Kenya set to get Sh15b solar plants

Wednesday, September 25th, 2019 00:00 |
Solar panel. Photo/Courtesy

Kenya’s quest for cleaner energy is on track after the European Investment Bank (EIB) agreed to finance the construction of two solar plants at a cost of Sh15.3 billion.

European Union Ambassador, Simon Mordue said the projects demonstrated direct benefits of the close partnership between Kenya and the European states’ economic unit.

“As world leaders meet in New York to discuss future plans to save our planet, Kenya with EU support, is leading the way with visionary climate action,” he said.

The new Radiant and Eldosol plants are being built close to Eldoret, 300km northwest of Nairobi. The two adjacent sites will use 300,000 panels that track to harness the maximum amount of solar energy and will be connected to the Kenyan national energy grid.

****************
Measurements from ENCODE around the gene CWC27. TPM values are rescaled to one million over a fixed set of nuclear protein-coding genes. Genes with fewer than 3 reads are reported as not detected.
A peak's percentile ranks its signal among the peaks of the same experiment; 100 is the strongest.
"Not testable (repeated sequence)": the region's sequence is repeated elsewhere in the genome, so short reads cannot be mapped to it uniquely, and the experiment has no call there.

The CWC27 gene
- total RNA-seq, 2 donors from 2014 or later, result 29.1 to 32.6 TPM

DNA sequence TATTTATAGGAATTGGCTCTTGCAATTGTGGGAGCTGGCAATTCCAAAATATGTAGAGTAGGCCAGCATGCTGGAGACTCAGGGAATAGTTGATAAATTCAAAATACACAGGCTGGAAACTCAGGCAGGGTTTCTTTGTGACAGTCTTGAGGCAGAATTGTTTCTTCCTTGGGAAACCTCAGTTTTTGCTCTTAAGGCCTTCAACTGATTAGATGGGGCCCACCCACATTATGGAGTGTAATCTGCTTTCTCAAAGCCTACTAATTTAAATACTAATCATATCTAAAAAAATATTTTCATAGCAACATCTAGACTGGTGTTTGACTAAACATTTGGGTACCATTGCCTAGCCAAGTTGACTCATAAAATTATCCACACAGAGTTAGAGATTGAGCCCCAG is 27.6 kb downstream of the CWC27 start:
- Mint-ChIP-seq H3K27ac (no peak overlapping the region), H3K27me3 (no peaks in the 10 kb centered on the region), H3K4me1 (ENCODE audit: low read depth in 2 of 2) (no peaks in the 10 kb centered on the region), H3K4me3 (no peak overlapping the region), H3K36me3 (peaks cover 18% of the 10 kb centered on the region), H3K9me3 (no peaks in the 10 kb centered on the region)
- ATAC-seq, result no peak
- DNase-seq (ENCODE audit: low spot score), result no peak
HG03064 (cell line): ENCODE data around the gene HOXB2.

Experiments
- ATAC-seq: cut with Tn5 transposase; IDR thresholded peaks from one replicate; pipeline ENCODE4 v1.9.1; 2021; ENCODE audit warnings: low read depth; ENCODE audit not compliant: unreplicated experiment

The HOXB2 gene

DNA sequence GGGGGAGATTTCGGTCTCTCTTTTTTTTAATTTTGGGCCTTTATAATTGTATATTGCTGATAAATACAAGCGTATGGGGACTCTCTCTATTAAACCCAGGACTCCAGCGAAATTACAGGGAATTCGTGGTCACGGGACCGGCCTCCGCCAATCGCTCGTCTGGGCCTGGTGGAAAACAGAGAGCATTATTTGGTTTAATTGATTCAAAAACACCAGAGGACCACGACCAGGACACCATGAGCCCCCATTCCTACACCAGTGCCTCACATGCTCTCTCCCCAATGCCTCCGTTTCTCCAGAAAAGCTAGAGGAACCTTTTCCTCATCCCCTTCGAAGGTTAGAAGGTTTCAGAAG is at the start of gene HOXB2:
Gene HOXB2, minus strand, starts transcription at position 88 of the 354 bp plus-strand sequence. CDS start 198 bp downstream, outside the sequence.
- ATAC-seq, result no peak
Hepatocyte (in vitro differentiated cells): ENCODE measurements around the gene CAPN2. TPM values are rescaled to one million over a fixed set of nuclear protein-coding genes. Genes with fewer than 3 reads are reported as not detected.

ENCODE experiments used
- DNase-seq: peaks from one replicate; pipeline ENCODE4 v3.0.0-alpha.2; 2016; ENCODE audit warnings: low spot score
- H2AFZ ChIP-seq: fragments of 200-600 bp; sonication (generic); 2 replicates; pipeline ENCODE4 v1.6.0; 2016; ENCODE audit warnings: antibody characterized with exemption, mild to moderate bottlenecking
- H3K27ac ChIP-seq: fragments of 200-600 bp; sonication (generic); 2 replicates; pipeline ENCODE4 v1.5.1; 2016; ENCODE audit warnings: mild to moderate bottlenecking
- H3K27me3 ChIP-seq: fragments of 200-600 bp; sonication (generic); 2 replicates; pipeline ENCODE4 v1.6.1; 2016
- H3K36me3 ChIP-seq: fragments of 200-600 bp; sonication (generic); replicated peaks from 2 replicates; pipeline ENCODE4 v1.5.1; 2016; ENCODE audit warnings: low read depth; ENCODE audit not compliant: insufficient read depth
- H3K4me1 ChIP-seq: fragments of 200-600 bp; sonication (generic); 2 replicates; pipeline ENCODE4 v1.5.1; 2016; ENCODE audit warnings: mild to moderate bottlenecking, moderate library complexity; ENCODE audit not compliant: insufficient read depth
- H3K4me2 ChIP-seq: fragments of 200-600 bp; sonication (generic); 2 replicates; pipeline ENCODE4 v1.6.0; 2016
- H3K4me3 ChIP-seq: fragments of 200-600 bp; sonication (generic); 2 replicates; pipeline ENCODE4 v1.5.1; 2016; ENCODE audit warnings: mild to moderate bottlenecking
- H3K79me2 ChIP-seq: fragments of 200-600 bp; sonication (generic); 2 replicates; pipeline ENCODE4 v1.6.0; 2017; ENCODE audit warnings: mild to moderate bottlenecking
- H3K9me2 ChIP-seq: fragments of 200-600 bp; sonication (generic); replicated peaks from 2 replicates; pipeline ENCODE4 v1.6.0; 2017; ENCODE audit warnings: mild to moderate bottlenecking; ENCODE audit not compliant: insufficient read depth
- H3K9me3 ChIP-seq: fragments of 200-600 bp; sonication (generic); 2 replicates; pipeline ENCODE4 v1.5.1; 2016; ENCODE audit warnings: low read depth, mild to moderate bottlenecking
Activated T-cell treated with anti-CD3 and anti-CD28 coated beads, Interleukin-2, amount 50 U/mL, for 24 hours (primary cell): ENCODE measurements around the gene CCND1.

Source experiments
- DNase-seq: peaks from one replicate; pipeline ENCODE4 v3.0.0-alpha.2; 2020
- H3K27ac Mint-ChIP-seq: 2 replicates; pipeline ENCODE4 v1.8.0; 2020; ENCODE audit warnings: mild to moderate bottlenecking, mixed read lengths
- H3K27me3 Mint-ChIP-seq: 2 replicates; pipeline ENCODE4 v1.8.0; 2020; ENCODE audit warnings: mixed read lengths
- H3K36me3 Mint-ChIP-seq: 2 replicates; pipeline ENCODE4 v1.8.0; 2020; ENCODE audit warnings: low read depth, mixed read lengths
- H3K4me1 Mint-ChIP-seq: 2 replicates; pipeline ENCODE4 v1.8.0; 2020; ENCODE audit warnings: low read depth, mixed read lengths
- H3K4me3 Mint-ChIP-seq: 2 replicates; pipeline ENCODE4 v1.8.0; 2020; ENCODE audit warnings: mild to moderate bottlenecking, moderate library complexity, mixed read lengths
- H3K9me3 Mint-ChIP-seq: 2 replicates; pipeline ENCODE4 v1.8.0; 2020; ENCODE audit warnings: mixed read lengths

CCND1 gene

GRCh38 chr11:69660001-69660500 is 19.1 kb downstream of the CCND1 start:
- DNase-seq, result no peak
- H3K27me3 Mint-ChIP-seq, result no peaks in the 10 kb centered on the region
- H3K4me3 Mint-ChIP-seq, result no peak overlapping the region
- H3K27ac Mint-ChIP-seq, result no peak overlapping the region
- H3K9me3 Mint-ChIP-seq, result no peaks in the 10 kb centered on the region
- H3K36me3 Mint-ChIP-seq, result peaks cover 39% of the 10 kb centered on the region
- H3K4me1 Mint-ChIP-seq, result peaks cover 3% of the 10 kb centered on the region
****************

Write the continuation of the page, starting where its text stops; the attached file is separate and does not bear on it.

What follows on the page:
Photovoltaic plants

European Investment Bank (EIB) and Dutch Entrepreneurial Development Bank (FMO) will each provide $53 million (Sh5.3 billion) for the new solar photovoltaic plants.

The remainder of the $147 million (Sh15.3 billion) total project cost would be provided by the project promoters Frontier Energy, David Langat, Chairman of the DL Group of Companies and Ayaz Merali, Managing Director of Paramount Bank. 

Catherine Collin, EIB Regional Representative for East Africa, said expanding renewable energy is crucial to enable all Kenyans access electricity. 

“The EIB is pleased to support the Radiant and Eldosol solar projects and build on our track record of supporting expansion of wind, geothermal and solar power across Africa and around the world,” she added.

Successful financial close of this project, Colin said, demonstrates the close co-operation of government, development partners and private sector investment and the shared goal of supporting national electrification.

Chief Investment Officer at FMO Linda Broekhuizen, said the organisation was pleased to have reached the milestone and to see that construction was now well underway.

“Both projects will increase the much-needed electricity generation capacity in Western Kenya and improve the region’s access to reliable energy,” she added.

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